Having served as a senior Veterans Service Representative for six years, there are a couple of questions I am often asked about claims processing – “What is evidence?” and “Is my evidence helpful to my claim?”
What is “evidence”?
In short, it is anything you (the claimant) submit to VA, or VA attempts to obtain on your behalf, in support of your disability claim.
According to Title 38 of the Code of Federal Regulations, evidence can be (but is not limited to):
- Military separation papers (such as DD 214, etc.)
- Separation Health Assessments or DoD’s Separation History and Physical Examinations
- VA Disability Benefits Questionnaires (DBQs); Veterans Health Administration treatment records
- Medical records from private providers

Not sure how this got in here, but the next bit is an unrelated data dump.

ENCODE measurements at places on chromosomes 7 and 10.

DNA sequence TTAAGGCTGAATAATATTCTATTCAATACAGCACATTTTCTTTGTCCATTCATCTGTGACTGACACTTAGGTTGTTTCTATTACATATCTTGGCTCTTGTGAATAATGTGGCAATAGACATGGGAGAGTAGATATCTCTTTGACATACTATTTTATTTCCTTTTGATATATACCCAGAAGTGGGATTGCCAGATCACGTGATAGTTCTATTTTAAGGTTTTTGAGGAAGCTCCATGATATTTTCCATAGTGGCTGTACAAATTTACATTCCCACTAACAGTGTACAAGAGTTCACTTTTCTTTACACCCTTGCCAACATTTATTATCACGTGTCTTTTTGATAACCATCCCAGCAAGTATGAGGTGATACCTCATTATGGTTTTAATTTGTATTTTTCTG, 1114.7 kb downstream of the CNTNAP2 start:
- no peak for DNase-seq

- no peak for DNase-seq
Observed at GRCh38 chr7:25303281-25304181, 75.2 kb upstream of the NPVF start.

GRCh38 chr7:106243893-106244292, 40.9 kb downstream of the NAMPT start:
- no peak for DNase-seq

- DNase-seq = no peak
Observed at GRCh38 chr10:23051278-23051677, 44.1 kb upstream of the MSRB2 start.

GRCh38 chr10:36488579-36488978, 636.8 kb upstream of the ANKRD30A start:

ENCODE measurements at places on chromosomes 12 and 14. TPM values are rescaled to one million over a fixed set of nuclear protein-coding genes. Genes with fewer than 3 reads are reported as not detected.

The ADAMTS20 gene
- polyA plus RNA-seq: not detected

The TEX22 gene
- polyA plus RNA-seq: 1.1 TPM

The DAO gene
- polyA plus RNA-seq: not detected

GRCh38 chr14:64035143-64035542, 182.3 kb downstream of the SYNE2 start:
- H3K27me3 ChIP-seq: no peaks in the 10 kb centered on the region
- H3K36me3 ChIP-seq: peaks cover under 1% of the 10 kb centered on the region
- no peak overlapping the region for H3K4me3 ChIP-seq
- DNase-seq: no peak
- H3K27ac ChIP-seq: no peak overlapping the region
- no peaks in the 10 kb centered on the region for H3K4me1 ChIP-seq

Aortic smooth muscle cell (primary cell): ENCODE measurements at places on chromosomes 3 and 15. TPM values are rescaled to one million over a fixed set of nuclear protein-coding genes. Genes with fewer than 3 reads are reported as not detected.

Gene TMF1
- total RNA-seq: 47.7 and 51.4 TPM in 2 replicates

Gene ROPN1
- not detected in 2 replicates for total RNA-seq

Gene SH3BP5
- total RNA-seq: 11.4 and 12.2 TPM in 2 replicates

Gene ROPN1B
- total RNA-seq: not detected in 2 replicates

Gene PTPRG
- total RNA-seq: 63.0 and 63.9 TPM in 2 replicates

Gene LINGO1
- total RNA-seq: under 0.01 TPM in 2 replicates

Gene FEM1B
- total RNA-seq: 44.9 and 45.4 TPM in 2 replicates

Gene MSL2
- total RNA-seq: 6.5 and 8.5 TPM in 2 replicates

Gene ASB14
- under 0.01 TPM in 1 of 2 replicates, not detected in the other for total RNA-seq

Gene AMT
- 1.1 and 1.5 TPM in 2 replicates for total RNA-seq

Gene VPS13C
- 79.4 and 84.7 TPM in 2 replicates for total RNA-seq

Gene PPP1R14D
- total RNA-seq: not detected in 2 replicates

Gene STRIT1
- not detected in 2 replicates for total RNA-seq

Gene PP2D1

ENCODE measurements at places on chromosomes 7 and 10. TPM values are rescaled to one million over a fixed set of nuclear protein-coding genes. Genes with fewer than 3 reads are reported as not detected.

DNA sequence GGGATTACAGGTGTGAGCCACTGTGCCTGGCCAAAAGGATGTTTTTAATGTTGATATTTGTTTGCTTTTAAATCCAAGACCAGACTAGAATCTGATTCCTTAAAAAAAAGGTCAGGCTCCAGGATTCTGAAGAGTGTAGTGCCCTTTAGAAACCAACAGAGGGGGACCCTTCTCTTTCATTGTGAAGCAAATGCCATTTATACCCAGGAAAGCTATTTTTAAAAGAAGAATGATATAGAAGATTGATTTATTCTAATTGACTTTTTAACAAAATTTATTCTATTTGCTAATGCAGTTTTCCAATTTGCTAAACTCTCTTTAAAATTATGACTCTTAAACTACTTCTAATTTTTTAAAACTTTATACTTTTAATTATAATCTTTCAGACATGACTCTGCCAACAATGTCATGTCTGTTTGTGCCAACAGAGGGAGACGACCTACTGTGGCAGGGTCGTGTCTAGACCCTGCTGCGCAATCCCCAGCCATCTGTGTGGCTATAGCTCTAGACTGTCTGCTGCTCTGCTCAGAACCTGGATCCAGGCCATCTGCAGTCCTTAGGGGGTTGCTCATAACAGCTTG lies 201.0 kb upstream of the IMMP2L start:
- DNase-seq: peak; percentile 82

- “Buddy statements” – statements from fellow Veterans you served with, family members or friends who can support your claim
Sometimes, VA requests very specific evidence. In those instances, we will indicate exactly what we are looking for.
However, if you file a Fully Developed Claim through eBenefits that is your way of telling VA that you have uploaded all the appropriate evidence necessary to support your claim and have no intention to submit additional evidence.
Is my evidence helpful to my claim?
Over the years, I’ve seen a variety of evidence submitted by claimants. If you’re thinking of sending VA evidence to support your claim, I encourage you to ask yourself, “Does this evidence directly support my claim?” Evidence that most closely relates to the issue or issues you are claiming will help VA process your claim more quickly and accurately.
Have a question about what “evidence” you should submit? Leave a comment below.
Mark P. Ledesma is a public affairs specialist with the Veterans Benefits Administration after having served six years as a senior Veterans Service Representative at the San Diego VA Regional Office. Mark is also a Veteran of the United States Marine Corps.